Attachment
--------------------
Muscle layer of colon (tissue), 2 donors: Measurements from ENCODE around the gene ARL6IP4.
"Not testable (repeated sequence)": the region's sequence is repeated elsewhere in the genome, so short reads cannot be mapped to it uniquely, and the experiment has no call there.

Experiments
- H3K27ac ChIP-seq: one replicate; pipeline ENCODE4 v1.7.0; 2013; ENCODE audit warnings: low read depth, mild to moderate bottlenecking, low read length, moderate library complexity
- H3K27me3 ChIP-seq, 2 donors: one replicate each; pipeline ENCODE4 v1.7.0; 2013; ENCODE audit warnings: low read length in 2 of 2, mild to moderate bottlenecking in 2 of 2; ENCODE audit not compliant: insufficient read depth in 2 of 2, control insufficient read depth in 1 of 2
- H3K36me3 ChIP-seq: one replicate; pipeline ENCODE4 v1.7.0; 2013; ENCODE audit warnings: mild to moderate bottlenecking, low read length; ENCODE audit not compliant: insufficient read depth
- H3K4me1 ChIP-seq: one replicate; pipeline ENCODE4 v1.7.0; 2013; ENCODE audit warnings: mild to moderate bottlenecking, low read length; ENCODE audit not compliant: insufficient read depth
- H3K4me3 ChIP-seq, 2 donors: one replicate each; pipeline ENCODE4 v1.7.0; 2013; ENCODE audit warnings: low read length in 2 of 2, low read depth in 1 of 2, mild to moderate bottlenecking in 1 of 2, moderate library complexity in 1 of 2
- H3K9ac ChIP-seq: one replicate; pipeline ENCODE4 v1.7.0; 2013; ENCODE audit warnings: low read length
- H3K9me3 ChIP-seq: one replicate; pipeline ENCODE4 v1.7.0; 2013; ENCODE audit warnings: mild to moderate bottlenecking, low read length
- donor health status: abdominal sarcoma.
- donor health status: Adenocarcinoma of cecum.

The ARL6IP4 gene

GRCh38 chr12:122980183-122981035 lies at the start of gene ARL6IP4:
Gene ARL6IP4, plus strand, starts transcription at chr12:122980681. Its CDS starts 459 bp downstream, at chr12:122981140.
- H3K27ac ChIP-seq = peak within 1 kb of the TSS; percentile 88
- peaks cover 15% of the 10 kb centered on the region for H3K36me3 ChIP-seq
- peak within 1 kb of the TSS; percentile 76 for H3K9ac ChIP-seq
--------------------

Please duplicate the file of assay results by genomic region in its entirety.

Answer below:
Muscle layer of colon (tissue), 2 donors: Measurements from ENCODE around the gene ARL6IP4.
"Not testable (repeated sequence)": the region's sequence is repeated elsewhere in the genome, so short reads cannot be mapped to it uniquely, and the experiment has no call there.

Experiments
- H3K27ac ChIP-seq: one replicate; pipeline ENCODE4 v1.7.0; 2013; ENCODE audit warnings: low read depth, mild to moderate bottlenecking, low read length, moderate library complexity
- H3K27me3 ChIP-seq, 2 donors: one replicate each; pipeline ENCODE4 v1.7.0; 2013; ENCODE audit warnings: low read length in 2 of 2, mild to moderate bottlenecking in 2 of 2; ENCODE audit not compliant: insufficient read depth in 2 of 2, control insufficient read depth in 1 of 2
- H3K36me3 ChIP-seq: one replicate; pipeline ENCODE4 v1.7.0; 2013; ENCODE audit warnings: mild to moderate bottlenecking, low read length; ENCODE audit not compliant: insufficient read depth
- H3K4me1 ChIP-seq: one replicate; pipeline ENCODE4 v1.7.0; 2013; ENCODE audit warnings: mild to moderate bottlenecking, low read length; ENCODE audit not compliant: insufficient read depth
- H3K4me3 ChIP-seq, 2 donors: one replicate each; pipeline ENCODE4 v1.7.0; 2013; ENCODE audit warnings: low read length in 2 of 2, low read depth in 1 of 2, mild to moderate bottlenecking in 1 of 2, moderate library complexity in 1 of 2
- H3K9ac ChIP-seq: one replicate; pipeline ENCODE4 v1.7.0; 2013; ENCODE audit warnings: low read length
- H3K9me3 ChIP-seq: one replicate; pipeline ENCODE4 v1.7.0; 2013; ENCODE audit warnings: mild to moderate bottlenecking, low read length
- donor health status: abdominal sarcoma.
- donor health status: Adenocarcinoma of cecum.

The ARL6IP4 gene

GRCh38 chr12:122980183-122981035 lies at the start of gene ARL6IP4:
Gene ARL6IP4, plus strand, starts transcription at chr12:122980681. Its CDS starts 459 bp downstream, at chr12:122981140.
- H3K27ac ChIP-seq = peak within 1 kb of the TSS; percentile 88
- peaks cover 15% of the 10 kb centered on the region for H3K36me3 ChIP-seq
- peak within 1 kb of the TSS; percentile 76 for H3K9ac ChIP-seq